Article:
Court would halt Biden attempt to invoke 14th amendment to raise debt ceiling, tax group says
Section Four of the 14th amendment states that the 'validity of the public debt of the United States ... shall not be questioned.'
A nonprofit tax group says the courts would thwart any attempt by President Biden to invoke the 14th amendment to raise the debt ceiling.
"It would get slapped down in the courts," Dan Savickas, a policy director at the Taxpayers Protection Alliance, said Monday on the "Just the News, No Noise" TV show.
"But that hasn't stopped President Biden from trying before," Savickas said, pointing at his attempt to use executive orders to forgive Americans' student debt and to extend the Trump-era rent payment moratorium.
Last week, Biden was asked during an interview with MSNBC if invoking the amendment was on the table to avert the debt crisis, to which he responded, "I've not gotten there yet."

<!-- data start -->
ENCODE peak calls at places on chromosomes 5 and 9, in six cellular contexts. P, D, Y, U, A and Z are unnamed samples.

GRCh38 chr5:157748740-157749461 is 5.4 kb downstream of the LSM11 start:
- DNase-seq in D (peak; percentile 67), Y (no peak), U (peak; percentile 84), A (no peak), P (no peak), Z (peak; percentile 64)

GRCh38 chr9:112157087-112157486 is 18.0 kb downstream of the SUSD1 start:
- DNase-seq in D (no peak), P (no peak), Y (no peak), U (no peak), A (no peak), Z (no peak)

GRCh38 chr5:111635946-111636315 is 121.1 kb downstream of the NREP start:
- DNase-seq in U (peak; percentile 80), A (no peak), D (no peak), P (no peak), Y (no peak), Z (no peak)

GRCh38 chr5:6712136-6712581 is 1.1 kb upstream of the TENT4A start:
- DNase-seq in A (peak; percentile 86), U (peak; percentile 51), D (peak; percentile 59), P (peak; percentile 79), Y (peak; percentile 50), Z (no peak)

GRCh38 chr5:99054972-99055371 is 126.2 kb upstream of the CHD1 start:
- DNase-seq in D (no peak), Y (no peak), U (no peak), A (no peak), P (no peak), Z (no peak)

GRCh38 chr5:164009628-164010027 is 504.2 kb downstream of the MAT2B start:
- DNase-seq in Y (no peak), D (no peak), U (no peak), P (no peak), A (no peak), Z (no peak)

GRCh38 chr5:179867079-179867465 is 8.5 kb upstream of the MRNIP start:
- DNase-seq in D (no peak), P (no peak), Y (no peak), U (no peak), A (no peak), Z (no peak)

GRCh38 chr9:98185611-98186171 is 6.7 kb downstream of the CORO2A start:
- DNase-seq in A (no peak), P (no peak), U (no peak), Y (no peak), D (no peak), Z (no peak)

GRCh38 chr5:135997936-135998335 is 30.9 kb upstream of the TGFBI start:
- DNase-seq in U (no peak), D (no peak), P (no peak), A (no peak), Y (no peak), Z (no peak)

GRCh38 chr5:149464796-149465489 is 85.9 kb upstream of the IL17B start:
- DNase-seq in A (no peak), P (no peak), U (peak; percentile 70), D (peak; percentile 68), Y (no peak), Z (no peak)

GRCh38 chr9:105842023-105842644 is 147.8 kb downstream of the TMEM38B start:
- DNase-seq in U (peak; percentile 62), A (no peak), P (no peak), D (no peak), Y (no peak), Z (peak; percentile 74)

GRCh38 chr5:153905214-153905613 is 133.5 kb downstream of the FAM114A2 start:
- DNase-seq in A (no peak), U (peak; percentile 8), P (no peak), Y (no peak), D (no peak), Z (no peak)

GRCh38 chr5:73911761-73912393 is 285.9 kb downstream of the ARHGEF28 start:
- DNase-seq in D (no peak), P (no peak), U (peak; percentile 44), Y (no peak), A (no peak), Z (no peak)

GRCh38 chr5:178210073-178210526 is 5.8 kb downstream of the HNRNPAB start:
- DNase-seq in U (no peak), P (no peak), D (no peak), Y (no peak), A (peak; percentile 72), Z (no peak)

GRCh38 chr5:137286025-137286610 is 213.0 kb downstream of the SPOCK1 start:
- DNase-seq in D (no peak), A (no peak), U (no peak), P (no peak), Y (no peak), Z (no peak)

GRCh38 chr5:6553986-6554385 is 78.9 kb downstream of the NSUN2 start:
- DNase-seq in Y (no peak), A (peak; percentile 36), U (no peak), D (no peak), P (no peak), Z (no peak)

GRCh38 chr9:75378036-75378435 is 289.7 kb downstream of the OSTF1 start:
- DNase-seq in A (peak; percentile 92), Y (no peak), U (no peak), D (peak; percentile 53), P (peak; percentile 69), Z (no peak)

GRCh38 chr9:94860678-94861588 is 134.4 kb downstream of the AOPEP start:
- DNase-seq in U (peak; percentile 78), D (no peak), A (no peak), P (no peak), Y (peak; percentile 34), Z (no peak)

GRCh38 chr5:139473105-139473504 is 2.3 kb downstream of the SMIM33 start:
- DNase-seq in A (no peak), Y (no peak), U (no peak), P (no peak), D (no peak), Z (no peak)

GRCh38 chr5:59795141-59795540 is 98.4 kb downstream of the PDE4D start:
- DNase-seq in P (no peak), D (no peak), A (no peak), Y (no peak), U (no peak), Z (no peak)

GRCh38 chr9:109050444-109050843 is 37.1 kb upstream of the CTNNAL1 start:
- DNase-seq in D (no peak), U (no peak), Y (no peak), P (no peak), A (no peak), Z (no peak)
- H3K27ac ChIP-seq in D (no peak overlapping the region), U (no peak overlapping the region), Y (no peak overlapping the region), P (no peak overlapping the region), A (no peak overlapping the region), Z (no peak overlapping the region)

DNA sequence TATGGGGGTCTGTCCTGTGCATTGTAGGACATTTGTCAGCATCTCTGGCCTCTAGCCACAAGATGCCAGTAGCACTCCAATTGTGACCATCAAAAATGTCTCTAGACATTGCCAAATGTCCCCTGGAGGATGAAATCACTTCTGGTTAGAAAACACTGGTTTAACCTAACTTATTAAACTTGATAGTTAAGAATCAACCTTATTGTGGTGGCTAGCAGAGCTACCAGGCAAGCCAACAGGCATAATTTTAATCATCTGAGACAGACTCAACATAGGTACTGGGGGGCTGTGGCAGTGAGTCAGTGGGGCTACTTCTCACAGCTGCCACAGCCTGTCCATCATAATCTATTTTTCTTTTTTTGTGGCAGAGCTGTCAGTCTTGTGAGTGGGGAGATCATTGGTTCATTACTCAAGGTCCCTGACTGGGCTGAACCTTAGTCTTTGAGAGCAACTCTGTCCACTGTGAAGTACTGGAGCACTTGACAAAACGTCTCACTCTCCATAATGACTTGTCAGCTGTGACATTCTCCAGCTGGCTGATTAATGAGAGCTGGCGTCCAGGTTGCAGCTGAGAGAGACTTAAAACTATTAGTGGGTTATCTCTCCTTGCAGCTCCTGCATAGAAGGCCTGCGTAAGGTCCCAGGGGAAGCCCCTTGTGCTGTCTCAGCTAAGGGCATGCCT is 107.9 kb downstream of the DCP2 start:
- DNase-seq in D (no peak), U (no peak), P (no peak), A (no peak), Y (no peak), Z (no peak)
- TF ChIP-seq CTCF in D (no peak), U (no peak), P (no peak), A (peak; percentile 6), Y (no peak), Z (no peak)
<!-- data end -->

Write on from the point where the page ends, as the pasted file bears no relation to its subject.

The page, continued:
The amendment in part states the "validity of the public debt of the United States ... shall not be questioned."
Congress must raise the federal government's $31.4 trillion debt ceiling by June 1 to avoid default, says Treasury Secretary Janet Yellen.
Biden is in a standoff over the ceiling with Republican House Speaker Kevin McCarthy, who wants spending cuts in exchange for lifting the ceiling.
Said Savickas: "The 14th Amendment does not apply here, but again, that has not stopped the Biden administration before. So I think you would see the House Republicans move to censure this administration or do something along those lines. I think it would very quickly get slayed or shut down in the courts."